Subcontinental Divide - 2016


Mr. Trump, Thanks for Four More Years... of, er, Something…

By Ahsen Jillani

On the night of November 8, I broke all the rules. Normally I go to a couple of election parties and eat free food and get pictures made with tired looking candidates. This time I stayed home in my pajamas and posted all kinds of political diatribes on Facebook and then started reading the results on my phone. At 9pm, I gave up and, reluctantly, when no one was looking, turned on the TV; that lasted less than 15 minutes. The so called “live" tickers under the screen were really 30 minutes behind even the internet sites. I suspected something was up at a national level, but instead went to bed at 11:30.

It's one thing to make racist, sexist, xenophobic, lewd, crude, childish comments if you are a reality TV personality with a bunch of hotels around the country. It's quite another to be running for president hated by the media, the entertainment elite, the academics, the intelligentsia, most forward thinking people, and—ahem—even your own party. It's kind of pointless to present another armchair analysis of why Trump will be spinning in the chair in the Oval Office shortly. In summary, the working class white male who felt neutered by Washington spoke up—and was joined by many women, many blacks, and surprisingly, many Hispanics. Or maybe America wanted to have a little fun and entertainment in Washington. Or maybe we really believe promises made by non-politicians since we are disgruntled by the business as usual attitude of both major parties.

But 24 hours out I was thinking, Trump really may be how America is seen by the world now—a rude, brash, aggressive, overbearing, egotistical, self-absorbed entity that is polarized not by religion or race or gender as much as by tremendous economic disparities. If some friends advocating for third party candidates (who are always destined to get 3% of the vote) were ever correct, it was their assertion that the two parties were one and the same. With rare exceptions, the rich movers, shakers, and policymakers on both sides of the aisle don't really want diversity taking place in their neighborhoods, affecting their families, or threatening their wealth and lifestyles.

Diversity is what happens far far away from where the movers and shakers live, walk, go to the country club, yoga and gym. Chang, your Chinese waiter. Ahmad, your gas station guy. Dilip, your employee in the cubicle. Jose, your landscaping guy. Diversity is driving to the Ecuadorian food joint in the eastern part of town for a little adventure. I used to live in a condo in the rich side. When I moved to the poorer and diverse east side, all my rich Democrat and Republican friends stopped coming to visit. It was about security. It was the weird looking people. It was the Mexican music. It was the store signs in Chinese, Vietnamese, and Spanish. It was women in hijab and halal meat shops. It was “We Speak English" signs on shops. A lively street festival is diversity and a celebration. Having friends in these “diverse" neighborhoods…well, I'm a little busy this weekend.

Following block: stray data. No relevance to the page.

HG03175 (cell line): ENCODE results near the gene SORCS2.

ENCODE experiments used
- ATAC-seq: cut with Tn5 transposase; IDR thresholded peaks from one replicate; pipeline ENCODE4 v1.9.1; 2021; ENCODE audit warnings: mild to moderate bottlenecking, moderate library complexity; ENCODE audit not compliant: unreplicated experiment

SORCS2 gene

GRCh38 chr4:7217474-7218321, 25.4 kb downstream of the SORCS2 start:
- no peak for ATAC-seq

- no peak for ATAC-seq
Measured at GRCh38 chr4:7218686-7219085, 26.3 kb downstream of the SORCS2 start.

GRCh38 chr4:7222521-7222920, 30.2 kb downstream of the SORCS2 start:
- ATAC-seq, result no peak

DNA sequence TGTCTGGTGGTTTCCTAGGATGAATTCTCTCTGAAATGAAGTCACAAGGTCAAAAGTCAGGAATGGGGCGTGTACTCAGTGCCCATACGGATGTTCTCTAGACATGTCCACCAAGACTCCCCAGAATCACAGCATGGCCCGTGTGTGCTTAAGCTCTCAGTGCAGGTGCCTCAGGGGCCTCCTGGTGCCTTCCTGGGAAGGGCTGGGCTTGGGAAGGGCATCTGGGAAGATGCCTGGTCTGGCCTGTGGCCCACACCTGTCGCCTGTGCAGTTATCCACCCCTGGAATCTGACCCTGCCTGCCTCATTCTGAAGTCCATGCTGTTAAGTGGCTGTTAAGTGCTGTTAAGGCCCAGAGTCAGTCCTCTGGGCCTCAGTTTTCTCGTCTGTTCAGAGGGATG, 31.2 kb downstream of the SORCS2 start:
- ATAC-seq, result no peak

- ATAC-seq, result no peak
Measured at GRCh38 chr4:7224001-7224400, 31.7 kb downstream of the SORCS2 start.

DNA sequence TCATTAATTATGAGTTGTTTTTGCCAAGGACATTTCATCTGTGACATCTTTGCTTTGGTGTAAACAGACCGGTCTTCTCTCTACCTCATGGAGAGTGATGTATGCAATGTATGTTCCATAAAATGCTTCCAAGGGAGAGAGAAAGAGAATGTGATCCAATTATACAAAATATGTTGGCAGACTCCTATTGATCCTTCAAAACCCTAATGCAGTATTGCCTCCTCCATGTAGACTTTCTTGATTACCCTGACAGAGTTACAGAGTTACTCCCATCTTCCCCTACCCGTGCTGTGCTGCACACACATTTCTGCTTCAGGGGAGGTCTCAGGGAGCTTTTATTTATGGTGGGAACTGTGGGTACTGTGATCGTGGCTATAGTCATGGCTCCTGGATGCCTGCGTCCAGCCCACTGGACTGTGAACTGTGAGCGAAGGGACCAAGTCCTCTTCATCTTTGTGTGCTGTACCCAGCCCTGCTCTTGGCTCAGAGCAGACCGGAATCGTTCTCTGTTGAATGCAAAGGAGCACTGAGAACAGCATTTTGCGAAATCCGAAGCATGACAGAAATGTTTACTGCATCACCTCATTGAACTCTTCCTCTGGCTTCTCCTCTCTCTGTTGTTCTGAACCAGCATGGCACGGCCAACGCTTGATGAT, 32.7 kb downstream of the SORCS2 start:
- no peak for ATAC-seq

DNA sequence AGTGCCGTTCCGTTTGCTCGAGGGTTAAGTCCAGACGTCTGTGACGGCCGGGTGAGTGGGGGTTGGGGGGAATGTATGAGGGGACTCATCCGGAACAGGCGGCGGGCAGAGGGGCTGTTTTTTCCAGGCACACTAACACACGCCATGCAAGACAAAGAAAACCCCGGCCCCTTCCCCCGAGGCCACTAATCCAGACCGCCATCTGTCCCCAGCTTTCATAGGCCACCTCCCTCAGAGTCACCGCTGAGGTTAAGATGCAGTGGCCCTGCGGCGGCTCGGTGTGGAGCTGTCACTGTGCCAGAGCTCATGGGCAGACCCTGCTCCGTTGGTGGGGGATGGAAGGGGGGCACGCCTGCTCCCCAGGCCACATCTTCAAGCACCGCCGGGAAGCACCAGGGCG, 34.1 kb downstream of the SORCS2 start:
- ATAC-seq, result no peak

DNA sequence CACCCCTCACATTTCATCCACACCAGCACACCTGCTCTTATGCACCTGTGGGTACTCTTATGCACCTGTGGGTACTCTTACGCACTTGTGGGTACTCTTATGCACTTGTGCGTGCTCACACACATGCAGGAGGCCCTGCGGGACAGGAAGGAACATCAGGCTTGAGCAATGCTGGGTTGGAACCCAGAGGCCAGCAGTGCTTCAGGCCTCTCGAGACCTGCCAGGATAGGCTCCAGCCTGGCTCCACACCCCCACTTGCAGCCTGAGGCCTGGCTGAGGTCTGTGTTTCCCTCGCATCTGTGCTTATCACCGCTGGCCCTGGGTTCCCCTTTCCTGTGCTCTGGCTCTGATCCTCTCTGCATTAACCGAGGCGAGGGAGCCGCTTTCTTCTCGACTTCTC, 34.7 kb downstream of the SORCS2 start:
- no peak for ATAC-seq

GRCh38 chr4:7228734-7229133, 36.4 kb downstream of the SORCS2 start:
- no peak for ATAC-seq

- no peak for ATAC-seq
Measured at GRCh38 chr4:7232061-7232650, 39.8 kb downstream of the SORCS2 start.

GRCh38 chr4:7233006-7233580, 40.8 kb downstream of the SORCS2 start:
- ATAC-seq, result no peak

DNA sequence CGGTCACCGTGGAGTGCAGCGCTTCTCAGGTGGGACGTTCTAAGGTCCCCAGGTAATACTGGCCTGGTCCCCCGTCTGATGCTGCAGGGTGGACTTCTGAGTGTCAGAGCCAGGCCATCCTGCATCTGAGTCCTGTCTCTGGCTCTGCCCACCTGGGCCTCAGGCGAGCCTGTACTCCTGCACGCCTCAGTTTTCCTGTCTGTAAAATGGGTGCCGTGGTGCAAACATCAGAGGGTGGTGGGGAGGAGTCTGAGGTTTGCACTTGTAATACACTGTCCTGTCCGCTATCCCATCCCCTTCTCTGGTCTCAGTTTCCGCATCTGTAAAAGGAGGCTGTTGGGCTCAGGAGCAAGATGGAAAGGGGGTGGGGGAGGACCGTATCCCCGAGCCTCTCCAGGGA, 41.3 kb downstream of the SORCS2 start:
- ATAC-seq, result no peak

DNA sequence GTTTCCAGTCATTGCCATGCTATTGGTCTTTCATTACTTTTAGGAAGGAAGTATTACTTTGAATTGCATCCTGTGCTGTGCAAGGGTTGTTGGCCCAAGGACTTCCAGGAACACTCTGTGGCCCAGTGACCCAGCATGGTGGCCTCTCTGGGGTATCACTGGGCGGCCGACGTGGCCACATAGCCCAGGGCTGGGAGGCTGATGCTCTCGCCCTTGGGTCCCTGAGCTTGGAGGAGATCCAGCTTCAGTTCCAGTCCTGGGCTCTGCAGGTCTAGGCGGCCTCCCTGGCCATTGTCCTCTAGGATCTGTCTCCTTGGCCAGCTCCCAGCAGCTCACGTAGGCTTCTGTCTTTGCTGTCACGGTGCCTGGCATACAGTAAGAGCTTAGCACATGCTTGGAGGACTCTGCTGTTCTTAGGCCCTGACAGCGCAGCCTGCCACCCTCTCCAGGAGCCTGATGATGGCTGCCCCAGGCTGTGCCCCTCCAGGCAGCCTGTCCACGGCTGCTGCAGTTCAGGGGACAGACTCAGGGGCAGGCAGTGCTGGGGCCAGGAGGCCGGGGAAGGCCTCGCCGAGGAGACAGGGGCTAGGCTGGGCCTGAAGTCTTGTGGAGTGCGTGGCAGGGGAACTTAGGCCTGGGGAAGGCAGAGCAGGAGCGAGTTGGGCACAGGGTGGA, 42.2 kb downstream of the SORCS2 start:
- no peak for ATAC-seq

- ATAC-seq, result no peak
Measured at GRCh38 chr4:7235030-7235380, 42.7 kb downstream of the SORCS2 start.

So that brings me to that other side of the coin—the international cry-ins (or cry-outs). For me, it started with my sister-in-law. She had been crying for 24 hours. Her two Ivy League educated daughters were still crying. Her Ph.D. candidate son was crying in New York. Liberal journalists were crying. Hollywood royalty was crying. The Statue of Liberty was crying.

When I got off my home office cot to respond to the criers, I slipped on a global puddle of tears. People sent me memes with safety pins. If I was Muslim or transgender, they had a hug waiting for me. Some of these women wanting to hug me didn't look too bad, either. When I realized the innocence, idealism and vulnerability of Americans, I cried myself.

Many conservatives have recently pointed out to me that democracy was great, unless things didn't go your way, in which case, anarchy and destroying property was great. Others said that the rich and entitled millennials could afford to protest because they didn't have jobs to go to.

Liberals and conservatives sent me pictures from high-end colleges. Some students needed counselors; others needed therapy dogs to hug to calm their nerves. After a while I started thinking that every lost boyfriend, dead pet, flunked class, and soured friendship had turned into some global mass hysteria because your Muslim classmate Ahmad would be imprisoned and your beloved Mexican gardener Jose would be mercilessly thrown over The Wall. Many criers even called for the dismantling of the Electoral College—something that happens every time there is a close contest.

America is a Republic and not a democracy. It never was a democracy. Once our candidates wrap everything in a made-in-Taiwan American flag and an apple pie full of preservatives, we buy their canned promises and feel like we made a difference. PACs and Super PACS are increasingly confusing the already stumped voters.

Election cycle planning has become so sophisticated that special interests aligned with candidates can practically portray someone as a pedophile and know that no recourse can be taken by Election Day. The FBI director was implicated in something similar in planting doubts about Hillary when voters were trying to make crucial final decisions. But no matter the outcome, big business finally activates posthaste post-election to submerge its sticky fingers in the biggest treasure on earth—our tax money.

Trump or Hillary, Hillary or Trump. It's all about which big business/industry gets the loot this cycle. Lots of blue collar whites (and many non-whites) bet on Trump to change this pattern. That was the phenomenon.

Thank you, Mr. Trump. I want a job on The Wall project, and other fantasies you sold to America. Here's my money, spend it already.

Ahsen Jillani voted against Brexit.